this particular issue, as this is the only case I've ever heard about a
cracked piston, Hyundai does not necessarily remain blameless on this
particular owner's piston issue.
If you want to go back about ten years, Hyundai parts weren't very
stellar. Why are they better now? Hyundai doesn't shop for parts by
price only any more. Quality is now a large factor. Hyundai has come to
understand that they'll never have a large share of the American market
unless their product is perceived as quality.
True, if this was an issue with the piston design specifications that
Hyundai gave to the piston supplier. However, design issues tend to
affect a lot of parts, not just one in several thousand. If this was an
isolate problem, then it typically is a manufacturing defect rather than
a design error. Manufacturing defects are the responsibility of the
manufacturer of the piston.
Not when it (as a subassembly) goes into a final assembly. The final
assembly is what is warranted. In this case it's Hyundai's problem if their
supplier supplied a defective part. If they want to go back after the
supplier, that's between them and the supplier, but the customer need only
look to Hyundai.
You are missing the original point entirely. The OP was concerned about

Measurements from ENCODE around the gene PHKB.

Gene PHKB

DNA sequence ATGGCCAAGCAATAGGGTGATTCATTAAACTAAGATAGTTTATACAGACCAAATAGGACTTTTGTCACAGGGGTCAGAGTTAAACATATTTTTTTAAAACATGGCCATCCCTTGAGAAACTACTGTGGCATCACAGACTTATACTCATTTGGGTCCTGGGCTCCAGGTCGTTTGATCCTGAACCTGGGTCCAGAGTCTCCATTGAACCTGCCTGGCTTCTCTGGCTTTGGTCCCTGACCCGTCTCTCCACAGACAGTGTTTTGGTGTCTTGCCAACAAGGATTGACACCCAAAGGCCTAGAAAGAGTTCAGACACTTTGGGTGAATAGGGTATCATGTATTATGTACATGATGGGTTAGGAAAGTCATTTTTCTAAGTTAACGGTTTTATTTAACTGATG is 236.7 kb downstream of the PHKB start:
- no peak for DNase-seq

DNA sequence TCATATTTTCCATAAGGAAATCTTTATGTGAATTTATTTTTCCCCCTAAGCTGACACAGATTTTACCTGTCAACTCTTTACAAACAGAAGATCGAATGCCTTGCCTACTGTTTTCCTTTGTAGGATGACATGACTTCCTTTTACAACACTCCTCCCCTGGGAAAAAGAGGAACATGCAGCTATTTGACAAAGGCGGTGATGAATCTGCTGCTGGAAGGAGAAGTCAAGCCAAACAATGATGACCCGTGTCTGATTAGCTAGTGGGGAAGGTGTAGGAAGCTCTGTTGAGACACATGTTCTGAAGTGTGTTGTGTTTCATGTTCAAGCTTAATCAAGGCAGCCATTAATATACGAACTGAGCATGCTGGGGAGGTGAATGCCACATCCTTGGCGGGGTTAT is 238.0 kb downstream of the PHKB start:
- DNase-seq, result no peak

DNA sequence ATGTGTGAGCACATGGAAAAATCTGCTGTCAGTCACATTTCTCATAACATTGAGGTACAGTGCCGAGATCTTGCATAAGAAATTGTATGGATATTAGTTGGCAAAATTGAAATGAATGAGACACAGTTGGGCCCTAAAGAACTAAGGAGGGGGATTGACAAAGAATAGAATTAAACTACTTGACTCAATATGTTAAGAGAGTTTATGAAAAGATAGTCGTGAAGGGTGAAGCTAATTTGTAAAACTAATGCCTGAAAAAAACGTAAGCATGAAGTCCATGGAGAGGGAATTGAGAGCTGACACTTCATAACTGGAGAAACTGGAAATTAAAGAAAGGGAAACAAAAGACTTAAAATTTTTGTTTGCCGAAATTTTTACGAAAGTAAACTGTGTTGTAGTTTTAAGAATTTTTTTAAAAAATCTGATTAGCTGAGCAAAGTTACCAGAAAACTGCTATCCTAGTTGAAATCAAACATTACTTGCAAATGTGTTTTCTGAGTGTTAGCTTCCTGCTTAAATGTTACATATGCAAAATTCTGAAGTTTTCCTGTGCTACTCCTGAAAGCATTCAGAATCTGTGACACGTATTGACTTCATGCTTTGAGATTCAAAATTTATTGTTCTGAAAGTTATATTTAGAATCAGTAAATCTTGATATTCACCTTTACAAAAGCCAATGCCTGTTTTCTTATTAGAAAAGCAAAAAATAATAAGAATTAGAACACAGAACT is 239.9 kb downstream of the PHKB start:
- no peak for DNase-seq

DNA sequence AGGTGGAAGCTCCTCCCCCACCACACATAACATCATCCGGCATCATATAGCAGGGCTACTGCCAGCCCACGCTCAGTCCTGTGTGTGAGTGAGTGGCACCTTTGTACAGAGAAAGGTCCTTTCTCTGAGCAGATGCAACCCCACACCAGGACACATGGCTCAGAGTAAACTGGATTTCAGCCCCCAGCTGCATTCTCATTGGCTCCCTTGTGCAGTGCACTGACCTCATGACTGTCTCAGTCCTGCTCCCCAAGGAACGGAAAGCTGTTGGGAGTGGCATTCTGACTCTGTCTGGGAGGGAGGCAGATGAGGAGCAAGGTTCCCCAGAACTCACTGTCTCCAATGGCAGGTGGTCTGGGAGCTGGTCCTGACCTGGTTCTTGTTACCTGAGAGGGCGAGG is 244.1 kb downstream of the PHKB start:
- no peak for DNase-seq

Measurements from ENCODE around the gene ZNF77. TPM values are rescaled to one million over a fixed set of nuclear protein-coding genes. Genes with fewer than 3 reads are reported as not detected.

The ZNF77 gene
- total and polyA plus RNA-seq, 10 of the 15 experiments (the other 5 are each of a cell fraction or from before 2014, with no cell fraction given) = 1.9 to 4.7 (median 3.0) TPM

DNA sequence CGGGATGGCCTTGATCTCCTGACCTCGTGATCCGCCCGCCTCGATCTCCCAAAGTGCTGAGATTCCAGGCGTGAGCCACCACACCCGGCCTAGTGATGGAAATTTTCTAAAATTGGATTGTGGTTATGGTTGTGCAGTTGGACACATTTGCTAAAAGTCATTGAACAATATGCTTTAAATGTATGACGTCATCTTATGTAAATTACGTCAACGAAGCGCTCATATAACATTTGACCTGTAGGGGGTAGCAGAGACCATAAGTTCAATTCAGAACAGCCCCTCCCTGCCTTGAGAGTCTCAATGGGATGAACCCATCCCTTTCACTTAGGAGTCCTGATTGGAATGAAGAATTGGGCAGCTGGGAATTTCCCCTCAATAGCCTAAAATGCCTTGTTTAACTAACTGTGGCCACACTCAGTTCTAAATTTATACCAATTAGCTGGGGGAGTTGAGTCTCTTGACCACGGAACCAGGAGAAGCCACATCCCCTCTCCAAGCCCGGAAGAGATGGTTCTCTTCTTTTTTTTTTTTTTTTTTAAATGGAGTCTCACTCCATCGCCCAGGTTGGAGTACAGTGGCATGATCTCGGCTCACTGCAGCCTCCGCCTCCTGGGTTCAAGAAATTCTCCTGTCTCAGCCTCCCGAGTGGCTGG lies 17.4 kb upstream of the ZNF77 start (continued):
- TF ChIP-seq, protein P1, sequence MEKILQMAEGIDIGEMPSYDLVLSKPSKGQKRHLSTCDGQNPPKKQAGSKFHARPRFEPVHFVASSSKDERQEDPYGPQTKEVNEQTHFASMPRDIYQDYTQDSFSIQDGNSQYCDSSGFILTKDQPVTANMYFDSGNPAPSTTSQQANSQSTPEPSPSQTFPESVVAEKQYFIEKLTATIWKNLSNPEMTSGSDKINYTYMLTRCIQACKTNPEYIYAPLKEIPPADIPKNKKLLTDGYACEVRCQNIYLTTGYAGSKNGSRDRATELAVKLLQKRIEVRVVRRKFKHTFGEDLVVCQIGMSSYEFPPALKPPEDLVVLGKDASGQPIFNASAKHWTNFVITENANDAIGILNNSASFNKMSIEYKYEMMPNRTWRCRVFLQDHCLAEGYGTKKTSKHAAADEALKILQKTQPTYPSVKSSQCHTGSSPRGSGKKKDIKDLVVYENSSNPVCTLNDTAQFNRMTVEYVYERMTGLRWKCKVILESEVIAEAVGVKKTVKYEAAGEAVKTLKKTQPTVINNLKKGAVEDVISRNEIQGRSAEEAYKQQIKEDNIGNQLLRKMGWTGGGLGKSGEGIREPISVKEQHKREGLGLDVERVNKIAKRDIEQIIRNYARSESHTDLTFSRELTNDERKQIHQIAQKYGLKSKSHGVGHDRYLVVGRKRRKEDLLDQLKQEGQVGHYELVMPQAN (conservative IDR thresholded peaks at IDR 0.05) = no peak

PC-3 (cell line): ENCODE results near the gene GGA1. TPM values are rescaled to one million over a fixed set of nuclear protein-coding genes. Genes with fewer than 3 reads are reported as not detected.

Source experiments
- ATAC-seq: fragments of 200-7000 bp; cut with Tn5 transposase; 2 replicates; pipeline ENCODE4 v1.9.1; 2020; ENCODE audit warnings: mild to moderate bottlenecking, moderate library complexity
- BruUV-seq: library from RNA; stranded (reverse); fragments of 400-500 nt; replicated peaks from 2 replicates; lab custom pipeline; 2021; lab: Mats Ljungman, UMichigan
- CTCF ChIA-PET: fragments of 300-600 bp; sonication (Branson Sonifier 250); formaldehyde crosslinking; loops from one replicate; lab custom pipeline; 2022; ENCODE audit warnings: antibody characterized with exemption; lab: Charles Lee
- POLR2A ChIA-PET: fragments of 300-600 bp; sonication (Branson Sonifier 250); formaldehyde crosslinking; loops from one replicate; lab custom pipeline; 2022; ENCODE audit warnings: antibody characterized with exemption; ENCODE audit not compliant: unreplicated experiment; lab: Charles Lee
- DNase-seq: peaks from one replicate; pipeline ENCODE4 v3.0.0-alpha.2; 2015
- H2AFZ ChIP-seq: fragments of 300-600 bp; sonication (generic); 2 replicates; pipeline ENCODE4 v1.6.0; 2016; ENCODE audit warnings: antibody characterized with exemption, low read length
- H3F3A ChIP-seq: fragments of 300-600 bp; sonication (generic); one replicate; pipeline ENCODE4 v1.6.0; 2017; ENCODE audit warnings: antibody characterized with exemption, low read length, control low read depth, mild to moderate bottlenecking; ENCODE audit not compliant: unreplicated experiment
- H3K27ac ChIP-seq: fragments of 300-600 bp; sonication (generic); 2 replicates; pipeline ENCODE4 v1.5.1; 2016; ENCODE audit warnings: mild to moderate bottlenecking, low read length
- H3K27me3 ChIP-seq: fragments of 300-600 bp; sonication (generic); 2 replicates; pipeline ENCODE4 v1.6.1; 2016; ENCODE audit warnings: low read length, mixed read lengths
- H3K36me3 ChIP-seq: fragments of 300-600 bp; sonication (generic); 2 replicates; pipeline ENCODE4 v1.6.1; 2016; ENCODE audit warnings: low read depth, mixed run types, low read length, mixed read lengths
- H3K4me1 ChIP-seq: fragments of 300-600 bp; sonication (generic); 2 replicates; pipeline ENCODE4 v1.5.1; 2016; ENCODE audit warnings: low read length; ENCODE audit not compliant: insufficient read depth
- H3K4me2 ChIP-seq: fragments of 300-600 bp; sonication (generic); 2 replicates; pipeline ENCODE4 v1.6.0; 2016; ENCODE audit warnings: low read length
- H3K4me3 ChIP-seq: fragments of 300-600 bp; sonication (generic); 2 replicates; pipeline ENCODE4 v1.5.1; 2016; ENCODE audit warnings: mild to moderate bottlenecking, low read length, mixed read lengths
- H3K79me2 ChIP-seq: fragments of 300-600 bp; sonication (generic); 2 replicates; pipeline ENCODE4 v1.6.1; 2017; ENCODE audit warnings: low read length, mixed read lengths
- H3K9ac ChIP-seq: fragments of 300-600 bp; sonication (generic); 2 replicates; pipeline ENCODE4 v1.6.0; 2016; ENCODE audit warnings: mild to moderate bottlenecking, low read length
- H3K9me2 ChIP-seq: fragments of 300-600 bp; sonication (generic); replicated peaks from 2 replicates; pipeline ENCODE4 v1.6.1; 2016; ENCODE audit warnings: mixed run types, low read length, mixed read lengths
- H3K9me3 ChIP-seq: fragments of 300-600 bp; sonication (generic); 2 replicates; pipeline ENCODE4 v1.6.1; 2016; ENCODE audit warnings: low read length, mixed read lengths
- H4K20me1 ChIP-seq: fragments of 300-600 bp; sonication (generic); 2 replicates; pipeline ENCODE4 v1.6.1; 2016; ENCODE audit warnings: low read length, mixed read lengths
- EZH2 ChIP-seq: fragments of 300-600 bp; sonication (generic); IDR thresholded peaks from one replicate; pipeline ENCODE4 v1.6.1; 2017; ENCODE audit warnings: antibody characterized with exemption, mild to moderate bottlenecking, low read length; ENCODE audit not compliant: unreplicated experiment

whether he should ever buy a Hyundai again because of a cracked piston.
My point was that the cracked piston wasn't Hyundai's fault. Sure,
they are the one's that have to make it right, which it sounds like
there were, but the point is that since pistons are made by a piston
supplier, this could equally likely happen to ANY car maker, not just
Hyundai. So deciding not to buy a Hyundai again because of this sort of
failure, would simply not be logical.
I meant "cause" in the sense of who created the defect, not necessarily
who was responsible to the car owner to get it fixed. No argument from
me that Hyundai owns the problem, but I wouldn't say they were the root
cause of the problem.
It's Hyundai's fault for choosing that manufacturer for their pistons. ;)
All seriousness aside, that's understandable if Hyundai takes swift
corrective action. If they give the customer a hassle and let the
manufacturer get away with shoddy parts, shame on them.
Matt, Mike and Bob- Thanks for the discussion on what we should expect from a
car manufacturer to deserve our continued business with them. I agree that
you really can't expect internal engine parts not to fail prematurely with
some small probability, and all the manufacturers must have pistons fail